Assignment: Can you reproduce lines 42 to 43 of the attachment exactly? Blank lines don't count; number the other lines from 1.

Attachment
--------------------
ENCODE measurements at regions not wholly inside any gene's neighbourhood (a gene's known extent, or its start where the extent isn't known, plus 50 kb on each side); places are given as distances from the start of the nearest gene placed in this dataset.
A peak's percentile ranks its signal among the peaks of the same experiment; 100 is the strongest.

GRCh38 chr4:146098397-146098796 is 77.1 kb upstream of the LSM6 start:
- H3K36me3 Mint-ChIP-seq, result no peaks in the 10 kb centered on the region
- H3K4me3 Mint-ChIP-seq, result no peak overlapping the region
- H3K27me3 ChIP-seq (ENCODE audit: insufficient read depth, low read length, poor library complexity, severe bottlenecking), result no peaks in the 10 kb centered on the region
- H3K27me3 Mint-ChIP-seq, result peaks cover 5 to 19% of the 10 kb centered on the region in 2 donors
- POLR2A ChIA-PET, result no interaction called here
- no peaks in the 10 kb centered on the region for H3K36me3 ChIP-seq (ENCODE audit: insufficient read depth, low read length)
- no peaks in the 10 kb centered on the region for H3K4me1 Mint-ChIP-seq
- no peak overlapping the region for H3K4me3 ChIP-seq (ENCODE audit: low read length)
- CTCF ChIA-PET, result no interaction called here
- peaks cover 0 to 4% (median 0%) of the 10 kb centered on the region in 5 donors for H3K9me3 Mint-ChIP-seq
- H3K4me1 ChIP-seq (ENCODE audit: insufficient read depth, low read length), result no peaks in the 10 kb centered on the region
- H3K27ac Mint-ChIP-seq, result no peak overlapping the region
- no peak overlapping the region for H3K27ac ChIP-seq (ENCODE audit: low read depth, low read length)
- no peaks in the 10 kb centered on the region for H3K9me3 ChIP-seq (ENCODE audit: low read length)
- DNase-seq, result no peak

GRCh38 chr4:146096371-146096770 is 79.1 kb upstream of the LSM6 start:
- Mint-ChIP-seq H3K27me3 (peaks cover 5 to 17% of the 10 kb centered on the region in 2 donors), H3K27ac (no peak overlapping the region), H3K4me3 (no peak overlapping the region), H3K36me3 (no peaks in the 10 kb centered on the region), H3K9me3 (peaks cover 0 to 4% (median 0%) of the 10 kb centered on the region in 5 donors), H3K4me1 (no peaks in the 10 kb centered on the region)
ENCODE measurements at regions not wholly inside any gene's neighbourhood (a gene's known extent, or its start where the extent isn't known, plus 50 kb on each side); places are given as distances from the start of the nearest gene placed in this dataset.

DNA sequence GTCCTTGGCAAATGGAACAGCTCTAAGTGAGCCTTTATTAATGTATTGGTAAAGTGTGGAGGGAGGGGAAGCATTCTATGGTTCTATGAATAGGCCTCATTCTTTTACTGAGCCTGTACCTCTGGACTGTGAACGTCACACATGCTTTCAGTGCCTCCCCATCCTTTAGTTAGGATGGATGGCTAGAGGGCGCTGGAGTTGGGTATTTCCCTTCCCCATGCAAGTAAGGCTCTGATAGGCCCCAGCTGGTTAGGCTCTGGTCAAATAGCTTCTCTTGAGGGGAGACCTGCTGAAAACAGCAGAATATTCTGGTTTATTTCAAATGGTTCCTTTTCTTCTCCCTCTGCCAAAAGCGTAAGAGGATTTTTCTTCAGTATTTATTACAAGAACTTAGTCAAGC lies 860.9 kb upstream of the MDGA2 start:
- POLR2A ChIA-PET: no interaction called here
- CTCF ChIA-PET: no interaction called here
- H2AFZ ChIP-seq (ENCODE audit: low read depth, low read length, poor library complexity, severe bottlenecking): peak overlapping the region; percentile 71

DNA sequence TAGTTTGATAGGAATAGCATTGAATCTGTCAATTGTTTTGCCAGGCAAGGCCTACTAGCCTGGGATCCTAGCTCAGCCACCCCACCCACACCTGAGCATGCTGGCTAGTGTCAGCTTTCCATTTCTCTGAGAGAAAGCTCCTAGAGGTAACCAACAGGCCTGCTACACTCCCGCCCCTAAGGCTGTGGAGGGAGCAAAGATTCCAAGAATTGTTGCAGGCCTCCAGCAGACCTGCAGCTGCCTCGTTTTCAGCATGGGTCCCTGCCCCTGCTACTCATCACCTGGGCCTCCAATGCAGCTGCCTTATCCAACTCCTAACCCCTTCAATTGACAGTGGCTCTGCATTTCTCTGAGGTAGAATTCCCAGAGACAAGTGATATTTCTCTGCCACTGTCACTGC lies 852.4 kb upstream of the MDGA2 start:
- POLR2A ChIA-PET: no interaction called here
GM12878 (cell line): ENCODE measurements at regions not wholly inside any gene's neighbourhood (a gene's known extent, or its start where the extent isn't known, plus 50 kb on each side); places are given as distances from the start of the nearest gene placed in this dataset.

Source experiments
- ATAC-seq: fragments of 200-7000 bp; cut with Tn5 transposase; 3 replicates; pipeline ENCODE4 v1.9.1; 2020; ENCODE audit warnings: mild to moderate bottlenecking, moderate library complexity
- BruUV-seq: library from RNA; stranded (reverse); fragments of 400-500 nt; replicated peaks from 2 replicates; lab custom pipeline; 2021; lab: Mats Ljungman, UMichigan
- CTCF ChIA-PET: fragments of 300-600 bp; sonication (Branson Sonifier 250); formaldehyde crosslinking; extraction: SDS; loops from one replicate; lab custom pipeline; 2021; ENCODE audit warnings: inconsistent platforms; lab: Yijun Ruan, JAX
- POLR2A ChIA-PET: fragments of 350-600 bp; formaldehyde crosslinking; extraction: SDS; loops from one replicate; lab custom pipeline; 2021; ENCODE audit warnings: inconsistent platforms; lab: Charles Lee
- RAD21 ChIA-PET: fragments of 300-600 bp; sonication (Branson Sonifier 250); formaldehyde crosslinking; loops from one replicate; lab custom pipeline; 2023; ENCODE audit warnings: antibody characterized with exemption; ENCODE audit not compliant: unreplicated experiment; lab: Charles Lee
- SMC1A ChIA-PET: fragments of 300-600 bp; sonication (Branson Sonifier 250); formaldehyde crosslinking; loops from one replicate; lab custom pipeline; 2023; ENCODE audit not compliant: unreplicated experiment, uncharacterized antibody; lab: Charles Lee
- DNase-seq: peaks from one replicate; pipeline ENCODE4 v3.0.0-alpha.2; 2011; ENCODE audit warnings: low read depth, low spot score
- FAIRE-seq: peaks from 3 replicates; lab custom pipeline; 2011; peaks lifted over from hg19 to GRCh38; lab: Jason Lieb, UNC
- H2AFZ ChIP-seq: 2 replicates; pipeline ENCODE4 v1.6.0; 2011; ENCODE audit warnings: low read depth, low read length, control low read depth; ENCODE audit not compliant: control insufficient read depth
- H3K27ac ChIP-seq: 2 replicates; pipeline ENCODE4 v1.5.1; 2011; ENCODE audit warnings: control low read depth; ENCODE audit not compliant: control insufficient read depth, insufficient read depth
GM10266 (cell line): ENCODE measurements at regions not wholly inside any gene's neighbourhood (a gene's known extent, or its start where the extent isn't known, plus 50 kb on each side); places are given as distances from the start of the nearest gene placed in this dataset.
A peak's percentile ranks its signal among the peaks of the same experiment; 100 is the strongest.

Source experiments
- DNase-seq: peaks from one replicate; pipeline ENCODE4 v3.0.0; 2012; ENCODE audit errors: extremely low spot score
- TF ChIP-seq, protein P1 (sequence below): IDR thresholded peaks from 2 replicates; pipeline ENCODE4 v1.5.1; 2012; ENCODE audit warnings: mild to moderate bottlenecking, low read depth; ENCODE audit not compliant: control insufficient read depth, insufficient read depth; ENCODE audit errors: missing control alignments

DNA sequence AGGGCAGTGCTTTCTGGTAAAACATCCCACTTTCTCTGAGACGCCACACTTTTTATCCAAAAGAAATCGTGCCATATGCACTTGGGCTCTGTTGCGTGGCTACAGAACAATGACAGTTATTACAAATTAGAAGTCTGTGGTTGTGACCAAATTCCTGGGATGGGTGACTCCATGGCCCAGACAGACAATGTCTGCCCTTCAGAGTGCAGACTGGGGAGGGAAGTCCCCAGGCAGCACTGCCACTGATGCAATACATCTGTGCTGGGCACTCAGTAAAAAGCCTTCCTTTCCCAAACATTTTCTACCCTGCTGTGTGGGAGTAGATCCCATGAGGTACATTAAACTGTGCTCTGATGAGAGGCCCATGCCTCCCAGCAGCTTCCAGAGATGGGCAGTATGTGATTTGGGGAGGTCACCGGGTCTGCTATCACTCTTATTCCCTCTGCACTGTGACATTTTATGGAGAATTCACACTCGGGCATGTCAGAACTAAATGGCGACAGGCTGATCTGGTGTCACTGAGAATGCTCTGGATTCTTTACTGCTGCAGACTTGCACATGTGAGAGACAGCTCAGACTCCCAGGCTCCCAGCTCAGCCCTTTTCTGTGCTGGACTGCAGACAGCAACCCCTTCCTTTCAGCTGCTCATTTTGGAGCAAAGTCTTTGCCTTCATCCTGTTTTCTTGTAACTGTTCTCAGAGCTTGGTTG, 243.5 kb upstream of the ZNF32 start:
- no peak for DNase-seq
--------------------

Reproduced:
Source experiments
- DNase-seq: peaks from one replicate; pipeline ENCODE4 v3.0.0; 2012; ENCODE audit errors: extremely low spot score